Contactless payments are on the rise as we all practice social distancing and self isolation to stop the spread of coronavirus; according to the trade body UK Finance the UK could become virtually cashless within the next decade and the current crisis could help accelerate that; this trend will leave older and poorer UK citizens with less options to pay cash as they are finding out through the current situation; “It will benefit millions of people who are comfortable using contactless payments,” says Gareth Shaw, Head of Money at consumer group Which?, to the FT. “That said, there are significant numbers of people in the UK that are solely reliant on cash.”; some banks like Lloyds Banking Group have set up a process for caregivers to go to the bank with ID where they can phone to account holder for approval; there is a risk that after the crisis ends there will be even less opportunity for consumers to get cash; “I’m not merely worried about the lockdown, I’m concerned about what happens after,” Natalie Ceeney, Independent Chair at the Access to Cash Review, says to the FT. “There is a severe risk that people will still need cash, but the infrastructure will no longer be there.” Financial Times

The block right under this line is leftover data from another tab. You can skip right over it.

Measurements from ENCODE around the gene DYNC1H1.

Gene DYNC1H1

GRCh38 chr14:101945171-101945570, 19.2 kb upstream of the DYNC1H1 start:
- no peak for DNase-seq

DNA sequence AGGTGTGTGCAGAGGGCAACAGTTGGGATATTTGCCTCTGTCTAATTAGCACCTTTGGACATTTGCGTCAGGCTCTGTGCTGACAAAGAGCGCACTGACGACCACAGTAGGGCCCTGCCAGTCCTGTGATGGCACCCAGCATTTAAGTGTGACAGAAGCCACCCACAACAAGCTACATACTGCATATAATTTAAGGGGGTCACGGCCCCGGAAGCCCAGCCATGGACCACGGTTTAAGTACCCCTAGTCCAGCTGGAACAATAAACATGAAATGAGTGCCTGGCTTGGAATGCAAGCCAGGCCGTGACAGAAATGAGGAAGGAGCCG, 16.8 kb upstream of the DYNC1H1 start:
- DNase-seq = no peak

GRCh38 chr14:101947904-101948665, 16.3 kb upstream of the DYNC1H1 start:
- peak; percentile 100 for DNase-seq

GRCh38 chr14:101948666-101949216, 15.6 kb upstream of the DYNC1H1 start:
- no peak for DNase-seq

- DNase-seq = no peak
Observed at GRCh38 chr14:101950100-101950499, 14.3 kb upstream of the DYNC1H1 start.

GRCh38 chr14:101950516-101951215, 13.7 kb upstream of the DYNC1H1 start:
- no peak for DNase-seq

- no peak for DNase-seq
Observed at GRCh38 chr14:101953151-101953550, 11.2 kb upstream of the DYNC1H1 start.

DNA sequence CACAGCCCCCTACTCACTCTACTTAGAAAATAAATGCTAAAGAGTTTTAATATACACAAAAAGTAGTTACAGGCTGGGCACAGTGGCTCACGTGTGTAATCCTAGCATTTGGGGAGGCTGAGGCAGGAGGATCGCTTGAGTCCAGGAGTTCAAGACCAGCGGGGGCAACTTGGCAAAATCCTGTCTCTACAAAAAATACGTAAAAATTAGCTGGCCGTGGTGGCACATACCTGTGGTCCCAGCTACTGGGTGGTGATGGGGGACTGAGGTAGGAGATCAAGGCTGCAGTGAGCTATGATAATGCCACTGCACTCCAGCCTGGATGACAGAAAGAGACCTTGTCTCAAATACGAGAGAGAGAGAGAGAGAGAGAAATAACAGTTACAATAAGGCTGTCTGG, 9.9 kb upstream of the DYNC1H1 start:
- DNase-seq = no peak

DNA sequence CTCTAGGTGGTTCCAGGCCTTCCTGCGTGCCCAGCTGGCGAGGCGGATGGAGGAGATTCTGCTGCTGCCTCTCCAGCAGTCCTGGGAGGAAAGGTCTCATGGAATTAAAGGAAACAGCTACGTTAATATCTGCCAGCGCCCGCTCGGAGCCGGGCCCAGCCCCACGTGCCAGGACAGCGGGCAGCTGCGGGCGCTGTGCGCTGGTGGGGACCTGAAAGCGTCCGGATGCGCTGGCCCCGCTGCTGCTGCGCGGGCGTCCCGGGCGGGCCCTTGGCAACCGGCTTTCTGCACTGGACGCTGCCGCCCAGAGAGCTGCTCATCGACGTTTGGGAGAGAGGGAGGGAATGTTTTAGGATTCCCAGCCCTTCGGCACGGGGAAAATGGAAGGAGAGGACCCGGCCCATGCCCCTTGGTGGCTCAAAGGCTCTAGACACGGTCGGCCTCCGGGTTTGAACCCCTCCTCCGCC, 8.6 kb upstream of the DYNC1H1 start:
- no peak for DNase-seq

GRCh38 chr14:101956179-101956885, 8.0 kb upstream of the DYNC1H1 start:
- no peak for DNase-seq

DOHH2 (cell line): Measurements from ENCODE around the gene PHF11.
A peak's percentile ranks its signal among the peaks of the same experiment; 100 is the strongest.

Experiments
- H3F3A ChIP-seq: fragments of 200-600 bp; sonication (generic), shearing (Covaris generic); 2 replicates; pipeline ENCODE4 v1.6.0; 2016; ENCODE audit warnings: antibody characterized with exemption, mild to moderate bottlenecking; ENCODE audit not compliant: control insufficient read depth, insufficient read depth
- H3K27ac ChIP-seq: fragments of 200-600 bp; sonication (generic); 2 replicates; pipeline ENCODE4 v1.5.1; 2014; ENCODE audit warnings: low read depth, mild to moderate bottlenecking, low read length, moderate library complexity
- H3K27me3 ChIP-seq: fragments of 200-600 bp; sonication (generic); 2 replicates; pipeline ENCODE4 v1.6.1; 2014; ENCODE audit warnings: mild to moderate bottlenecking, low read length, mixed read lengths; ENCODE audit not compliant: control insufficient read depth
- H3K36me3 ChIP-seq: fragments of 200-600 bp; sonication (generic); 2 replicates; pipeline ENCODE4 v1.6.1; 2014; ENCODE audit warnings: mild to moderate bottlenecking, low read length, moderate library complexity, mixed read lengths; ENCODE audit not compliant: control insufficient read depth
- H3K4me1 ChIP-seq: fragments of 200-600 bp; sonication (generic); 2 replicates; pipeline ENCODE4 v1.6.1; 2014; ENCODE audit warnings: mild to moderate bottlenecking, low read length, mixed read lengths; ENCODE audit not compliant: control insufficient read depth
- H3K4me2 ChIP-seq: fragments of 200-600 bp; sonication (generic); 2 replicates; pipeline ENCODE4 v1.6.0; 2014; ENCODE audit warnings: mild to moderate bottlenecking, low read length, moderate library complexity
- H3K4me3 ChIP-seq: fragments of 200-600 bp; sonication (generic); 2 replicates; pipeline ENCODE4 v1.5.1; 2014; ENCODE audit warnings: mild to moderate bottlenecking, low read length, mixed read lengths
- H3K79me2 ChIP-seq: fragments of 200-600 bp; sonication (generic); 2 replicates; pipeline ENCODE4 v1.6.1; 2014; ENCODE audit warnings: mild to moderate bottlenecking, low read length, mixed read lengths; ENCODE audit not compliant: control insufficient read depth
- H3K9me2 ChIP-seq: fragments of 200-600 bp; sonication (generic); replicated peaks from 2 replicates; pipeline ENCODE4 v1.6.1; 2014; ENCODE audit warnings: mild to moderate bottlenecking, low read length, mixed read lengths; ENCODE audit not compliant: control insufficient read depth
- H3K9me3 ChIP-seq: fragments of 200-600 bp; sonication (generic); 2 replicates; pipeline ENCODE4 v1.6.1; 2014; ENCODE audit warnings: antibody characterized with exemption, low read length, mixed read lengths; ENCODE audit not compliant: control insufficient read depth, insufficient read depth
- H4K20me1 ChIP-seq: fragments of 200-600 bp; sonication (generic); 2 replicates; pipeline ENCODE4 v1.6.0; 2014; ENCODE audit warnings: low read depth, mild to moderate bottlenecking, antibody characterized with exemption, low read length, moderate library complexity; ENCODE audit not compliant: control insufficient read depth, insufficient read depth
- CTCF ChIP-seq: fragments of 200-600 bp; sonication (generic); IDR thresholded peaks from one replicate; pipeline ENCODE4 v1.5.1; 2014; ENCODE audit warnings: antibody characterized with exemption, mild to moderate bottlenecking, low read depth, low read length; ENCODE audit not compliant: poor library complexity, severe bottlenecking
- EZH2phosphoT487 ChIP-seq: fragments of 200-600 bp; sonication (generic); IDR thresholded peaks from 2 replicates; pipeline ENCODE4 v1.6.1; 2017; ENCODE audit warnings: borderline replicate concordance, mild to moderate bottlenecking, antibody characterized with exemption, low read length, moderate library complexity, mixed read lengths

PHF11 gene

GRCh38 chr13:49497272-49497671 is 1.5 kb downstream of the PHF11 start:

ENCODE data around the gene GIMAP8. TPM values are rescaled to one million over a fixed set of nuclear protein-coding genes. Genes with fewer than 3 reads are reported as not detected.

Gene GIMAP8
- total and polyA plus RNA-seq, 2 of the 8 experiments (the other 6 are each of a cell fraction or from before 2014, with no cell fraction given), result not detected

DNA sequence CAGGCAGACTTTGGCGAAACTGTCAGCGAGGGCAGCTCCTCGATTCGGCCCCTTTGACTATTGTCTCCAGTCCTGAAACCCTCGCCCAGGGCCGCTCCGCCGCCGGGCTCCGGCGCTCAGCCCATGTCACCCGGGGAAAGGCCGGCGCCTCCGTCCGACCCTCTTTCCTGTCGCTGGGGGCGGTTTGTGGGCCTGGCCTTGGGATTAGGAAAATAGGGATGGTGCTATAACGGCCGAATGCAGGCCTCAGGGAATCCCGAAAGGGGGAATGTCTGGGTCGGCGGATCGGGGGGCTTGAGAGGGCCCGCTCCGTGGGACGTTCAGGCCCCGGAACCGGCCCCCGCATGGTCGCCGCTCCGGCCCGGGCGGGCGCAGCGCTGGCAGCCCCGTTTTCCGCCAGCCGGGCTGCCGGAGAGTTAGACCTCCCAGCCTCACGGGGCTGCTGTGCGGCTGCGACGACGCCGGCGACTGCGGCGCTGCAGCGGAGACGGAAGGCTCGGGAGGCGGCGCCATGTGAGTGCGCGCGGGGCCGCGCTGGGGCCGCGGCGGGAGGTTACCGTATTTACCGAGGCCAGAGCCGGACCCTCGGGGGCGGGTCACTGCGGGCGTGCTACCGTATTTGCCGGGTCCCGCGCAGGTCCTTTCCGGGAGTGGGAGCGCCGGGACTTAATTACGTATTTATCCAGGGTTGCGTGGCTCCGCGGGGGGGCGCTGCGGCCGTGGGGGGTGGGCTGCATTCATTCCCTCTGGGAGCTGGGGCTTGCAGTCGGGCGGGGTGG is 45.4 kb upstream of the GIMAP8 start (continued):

With efforts in many different areas of the team, she helps manage, organize and execute digital and event content. She works with webinars, podcasts, social media along with managing the hundreds of speakers that attend our conferences.
Emily was a part of the Zimmerman Advertising Program at the University of South Florida. She graduated in 2019 receiving a Bachelor of Science in Business Advertising.